Breadcrumbs By Anne Ursu Illustrated by Erin McGuire. Walden Pond Press (an imprint of Harper Collins) $ ISBN: Read Common Sense Media’s Breadcrumbs review, age rating, and parents Anne Ursu · Fantasy; Breadcrumbs was, quite simply, a beautiful book. Book Review: Breadcrumbs by Anne Ursu. Posted on October 4, Title: Breadcrumbs. Written by Anne Ursu Illustrations by Erin McGuire. Genre: Fantasy .

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With that in mind author Anne Ursu has done the mildly impossible. I started reading this breadcrumns a few weeks ago, put it down, and never picked it back up again.

There are witches who wear swanskins, woodsmen who leave ballet shoes for lost girls, fates who like shiny things, a birdkeeper and his bird sister, a man and woman who turn little girls into flowers so that they will not leave them.

Ineptly named book is a fun retelling of The Snow Queen! Nov 07, Joe rated it really liked it Shelves: Years later, when I was taking a Children’s Lit class, I emailed my 2nd grade teacher and said “I’m sure you don’t remember me she didbut I’m hoping you remember this” and I described what I breadcrumhs of the story.

Either give us a new character or tell us how the white witch got here, but to give us the white witch and then vaguely claim she’s not the white witch was unsatisfying. Jan 27, Kathryn added it Shelves: That being said this was an enjoyable read that I recommend.


I would have loved more descriptive imagery of her Ice Palace. He’s like an anchor to her in a stormy sea that her world has become since her parents’ divorce.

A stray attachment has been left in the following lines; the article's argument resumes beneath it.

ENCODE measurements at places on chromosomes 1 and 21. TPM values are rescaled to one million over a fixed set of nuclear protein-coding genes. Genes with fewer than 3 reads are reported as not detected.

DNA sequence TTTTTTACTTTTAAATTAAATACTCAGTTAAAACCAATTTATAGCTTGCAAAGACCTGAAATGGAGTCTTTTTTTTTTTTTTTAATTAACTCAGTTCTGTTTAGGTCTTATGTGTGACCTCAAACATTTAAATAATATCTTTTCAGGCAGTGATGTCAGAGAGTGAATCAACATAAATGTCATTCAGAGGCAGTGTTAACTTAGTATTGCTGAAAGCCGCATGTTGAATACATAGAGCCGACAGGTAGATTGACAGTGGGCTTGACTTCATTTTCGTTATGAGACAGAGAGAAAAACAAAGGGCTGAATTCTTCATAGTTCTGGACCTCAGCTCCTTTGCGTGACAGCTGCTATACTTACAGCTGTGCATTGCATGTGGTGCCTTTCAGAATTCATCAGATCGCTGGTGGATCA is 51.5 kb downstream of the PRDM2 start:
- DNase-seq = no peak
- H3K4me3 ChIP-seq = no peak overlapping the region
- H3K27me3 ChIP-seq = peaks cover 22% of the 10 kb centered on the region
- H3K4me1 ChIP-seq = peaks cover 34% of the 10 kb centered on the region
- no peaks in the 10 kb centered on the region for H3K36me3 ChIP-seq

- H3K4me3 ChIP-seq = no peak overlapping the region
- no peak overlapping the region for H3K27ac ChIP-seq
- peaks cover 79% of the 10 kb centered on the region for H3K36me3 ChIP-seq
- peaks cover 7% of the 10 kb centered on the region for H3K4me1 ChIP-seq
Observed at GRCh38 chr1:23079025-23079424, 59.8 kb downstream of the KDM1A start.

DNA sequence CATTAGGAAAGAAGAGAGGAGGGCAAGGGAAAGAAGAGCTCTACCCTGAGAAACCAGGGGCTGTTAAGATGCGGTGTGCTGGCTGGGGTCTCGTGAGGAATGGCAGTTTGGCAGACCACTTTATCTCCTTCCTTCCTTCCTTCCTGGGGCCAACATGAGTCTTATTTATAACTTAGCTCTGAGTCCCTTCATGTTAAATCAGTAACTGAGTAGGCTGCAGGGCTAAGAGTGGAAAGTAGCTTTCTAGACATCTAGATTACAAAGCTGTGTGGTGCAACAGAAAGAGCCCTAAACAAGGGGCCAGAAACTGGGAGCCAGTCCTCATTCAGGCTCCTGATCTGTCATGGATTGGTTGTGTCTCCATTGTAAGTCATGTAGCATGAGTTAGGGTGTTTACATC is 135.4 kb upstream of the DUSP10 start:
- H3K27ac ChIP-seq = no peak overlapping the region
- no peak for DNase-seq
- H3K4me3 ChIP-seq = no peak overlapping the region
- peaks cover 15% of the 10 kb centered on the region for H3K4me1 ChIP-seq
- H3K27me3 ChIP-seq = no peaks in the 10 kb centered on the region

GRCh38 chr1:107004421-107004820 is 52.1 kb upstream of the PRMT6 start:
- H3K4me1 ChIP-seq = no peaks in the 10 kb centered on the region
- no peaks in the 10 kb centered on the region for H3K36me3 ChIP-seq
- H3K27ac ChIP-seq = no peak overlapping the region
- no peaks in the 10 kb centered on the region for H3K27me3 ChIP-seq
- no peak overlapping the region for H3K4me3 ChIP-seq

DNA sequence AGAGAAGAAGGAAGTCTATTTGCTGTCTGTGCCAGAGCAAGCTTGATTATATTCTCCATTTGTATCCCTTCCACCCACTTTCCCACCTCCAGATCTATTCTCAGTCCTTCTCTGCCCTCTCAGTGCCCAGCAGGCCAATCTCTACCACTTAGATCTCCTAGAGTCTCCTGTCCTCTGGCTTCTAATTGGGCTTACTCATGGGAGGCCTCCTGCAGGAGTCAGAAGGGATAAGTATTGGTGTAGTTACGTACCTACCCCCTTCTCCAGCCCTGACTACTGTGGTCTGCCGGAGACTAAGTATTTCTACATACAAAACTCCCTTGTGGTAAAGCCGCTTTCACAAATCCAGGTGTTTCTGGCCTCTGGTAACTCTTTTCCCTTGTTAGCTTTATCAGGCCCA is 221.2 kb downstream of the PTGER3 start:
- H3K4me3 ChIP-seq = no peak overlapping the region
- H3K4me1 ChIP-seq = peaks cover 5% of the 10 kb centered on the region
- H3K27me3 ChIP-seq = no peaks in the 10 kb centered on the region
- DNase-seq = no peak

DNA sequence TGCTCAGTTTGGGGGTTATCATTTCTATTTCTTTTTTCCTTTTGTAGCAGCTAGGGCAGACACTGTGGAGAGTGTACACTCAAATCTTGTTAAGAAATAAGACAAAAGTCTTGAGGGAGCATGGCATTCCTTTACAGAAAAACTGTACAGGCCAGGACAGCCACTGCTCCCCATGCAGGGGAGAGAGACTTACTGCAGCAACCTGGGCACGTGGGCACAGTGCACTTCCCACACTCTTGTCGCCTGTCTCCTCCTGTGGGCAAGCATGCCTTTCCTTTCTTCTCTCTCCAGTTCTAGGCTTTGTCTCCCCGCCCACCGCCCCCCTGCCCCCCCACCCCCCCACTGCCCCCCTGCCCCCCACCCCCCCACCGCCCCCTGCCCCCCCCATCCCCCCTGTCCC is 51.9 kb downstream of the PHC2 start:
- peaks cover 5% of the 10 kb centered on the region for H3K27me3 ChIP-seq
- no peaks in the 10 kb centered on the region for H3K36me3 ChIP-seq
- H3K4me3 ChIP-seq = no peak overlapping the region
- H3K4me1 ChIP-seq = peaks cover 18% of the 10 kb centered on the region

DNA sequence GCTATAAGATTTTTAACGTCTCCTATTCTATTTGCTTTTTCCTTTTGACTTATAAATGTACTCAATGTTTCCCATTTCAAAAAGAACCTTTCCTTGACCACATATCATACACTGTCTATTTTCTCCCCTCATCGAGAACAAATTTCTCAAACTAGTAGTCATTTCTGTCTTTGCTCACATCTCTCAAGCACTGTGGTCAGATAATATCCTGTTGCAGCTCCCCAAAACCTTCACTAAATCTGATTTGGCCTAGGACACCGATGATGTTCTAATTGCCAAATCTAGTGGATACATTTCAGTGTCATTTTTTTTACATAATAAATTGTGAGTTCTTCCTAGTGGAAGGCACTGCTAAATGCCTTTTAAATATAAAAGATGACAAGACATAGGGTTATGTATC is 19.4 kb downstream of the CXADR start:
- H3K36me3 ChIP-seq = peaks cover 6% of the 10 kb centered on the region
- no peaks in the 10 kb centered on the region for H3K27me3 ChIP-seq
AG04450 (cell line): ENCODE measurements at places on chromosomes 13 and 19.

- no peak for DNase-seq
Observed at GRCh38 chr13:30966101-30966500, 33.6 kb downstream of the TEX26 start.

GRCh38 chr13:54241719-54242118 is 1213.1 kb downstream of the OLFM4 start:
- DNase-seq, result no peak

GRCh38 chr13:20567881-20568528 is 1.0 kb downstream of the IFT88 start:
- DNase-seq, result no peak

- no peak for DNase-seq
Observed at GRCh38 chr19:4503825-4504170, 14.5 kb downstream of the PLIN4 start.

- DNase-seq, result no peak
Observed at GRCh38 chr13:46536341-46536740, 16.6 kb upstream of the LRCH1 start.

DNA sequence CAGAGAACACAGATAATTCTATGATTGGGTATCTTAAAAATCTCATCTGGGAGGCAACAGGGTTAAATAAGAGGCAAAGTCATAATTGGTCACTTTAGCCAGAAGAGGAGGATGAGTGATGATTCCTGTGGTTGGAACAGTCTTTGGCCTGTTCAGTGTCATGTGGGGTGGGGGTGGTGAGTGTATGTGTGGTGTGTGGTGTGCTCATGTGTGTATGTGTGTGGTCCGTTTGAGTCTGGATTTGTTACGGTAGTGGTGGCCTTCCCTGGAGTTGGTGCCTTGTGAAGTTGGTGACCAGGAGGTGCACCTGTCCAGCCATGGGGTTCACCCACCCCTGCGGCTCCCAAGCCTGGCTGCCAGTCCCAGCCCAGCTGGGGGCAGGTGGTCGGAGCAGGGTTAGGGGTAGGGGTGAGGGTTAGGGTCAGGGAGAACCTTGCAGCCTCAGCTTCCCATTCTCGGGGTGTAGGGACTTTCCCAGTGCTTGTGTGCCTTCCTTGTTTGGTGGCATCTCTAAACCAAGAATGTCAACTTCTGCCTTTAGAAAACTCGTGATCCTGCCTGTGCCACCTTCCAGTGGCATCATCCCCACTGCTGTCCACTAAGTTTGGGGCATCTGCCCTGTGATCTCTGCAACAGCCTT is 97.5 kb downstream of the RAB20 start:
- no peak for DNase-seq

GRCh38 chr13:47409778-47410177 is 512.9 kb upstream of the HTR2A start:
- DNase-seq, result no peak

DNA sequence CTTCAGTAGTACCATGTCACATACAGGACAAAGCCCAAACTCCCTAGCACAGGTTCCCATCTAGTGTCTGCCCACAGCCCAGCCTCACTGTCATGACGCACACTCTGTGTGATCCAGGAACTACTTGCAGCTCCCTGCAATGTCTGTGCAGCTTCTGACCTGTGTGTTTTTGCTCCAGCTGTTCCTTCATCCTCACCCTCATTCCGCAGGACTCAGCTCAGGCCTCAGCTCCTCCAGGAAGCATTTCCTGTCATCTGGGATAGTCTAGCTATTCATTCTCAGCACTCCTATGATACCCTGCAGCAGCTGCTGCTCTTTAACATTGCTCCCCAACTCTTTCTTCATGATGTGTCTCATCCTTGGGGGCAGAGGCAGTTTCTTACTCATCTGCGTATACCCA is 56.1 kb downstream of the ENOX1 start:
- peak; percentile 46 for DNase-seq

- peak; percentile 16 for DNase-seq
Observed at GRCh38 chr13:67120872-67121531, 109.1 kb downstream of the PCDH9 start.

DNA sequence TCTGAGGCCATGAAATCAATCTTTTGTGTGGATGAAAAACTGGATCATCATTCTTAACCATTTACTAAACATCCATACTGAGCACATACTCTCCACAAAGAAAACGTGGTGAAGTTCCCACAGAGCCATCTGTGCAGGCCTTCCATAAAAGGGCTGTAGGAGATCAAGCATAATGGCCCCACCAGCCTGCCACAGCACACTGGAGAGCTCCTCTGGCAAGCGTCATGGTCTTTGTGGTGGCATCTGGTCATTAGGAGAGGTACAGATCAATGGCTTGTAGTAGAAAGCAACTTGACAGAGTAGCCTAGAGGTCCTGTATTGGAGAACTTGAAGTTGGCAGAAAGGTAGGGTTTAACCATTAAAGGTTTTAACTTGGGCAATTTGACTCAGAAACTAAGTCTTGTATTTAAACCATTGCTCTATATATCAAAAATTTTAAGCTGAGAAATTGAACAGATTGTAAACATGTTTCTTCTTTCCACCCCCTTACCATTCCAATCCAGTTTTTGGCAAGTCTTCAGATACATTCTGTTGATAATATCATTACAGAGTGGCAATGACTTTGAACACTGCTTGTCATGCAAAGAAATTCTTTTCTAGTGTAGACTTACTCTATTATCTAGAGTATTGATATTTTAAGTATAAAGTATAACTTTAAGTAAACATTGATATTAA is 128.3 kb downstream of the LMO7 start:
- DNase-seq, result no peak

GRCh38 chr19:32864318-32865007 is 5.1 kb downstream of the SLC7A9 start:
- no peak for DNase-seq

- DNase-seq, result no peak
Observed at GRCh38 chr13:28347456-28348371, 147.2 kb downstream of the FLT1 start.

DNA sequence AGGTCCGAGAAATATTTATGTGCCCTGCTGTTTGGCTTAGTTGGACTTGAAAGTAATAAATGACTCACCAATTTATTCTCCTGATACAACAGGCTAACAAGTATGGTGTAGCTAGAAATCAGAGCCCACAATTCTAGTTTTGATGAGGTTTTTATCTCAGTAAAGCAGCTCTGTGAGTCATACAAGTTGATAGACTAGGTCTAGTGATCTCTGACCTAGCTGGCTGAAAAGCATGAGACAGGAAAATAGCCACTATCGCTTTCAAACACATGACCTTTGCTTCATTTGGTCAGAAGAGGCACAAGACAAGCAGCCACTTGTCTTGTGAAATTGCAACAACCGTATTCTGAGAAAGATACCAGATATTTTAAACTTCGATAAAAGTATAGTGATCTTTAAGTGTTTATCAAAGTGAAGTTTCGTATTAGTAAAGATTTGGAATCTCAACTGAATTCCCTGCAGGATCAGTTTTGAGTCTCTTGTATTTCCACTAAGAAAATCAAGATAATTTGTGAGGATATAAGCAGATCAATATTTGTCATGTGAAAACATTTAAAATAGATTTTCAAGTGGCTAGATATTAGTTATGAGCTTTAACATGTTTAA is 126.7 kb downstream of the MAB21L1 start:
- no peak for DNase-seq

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The ending itself feels abrupt and never achieves the emotional intensity that I was really hoping for. Ursu would have done well to utilize the key element of underdog charm: Or Remember back when you were 10 and the most important thing was a being a world renowned hula hooper and b marrying Davy Jones? I mean, have you ever read The Swineherd? But I wrote it because so many people apparently loved this story; I wrote it to explain my our deep disagreement with its entire approach, not to dismiss it out of hand as if I hadn’t read and measured it thoughtfully.

I first started reading the books when I was 20, so I breaccrumbs have them in the blood in the same way, even though I loved most of them. Idiosyncratic thing, ignore me. And the white witch??

Breadcrumbs: Anne Ursu, Erin McGuire: : Books

It easily could, and it is working in the liminal space between childhood and adulthood. I think it could have been smoother.

View all 98 comments. The children have modern troubles – Jack’s mother is going through a deep depression, Hazel has brsadcrumbs deal with her adoptive parents’ divorce and to bring herself to fit in a new, difficult and different school.

Kindle Edition Verified Purchase. Hazel is a wonderful main character with whom readers will easily identify and empathize.

Breadcrumbs Book Review

The prose is masterfully poetic, evocatively descriptive, and desperately sad. Dec 08, Terri rated it it was ok. There were a few bright spots that caught my attention Hazel’s friend’s uncle, the presentation breadcrumb some of the fairy tales–though NOT The Snow Queenbut I disliked Breadcrumbs more than I liked it.


You will find no other book out there quite like this one, no matter how hard you try. The plot is an extended reinterpretation of Hans Christian Andersen’s “The Snow Queen,” set partly in modern-day Minnesota, and partly in The Woods, one of the most unfriendly landscapes in children’s fantasy. This is a beautifully written book — and intelligently written, too.

Review of the Day: Breadcrumbs by Anne Ursu

This book has both a male and female protagonist, but most of the writing is coming from the female protagonist point of view. Personalize Common Sense for your family. I wanted to like this more than I did for a few reasons. Jack’s heart had been frozen, and he was taken into the woods by a woman dressed in white to live in a palace made of ice.

I would have to agree…tears are much more effective and poetic than a baseball. Through-the looking-glass adventure not very original.

Experience is sometimes the only way we learn, and Hazel’s dream-like quest in the woods leads her to uncover life’s scary little truth: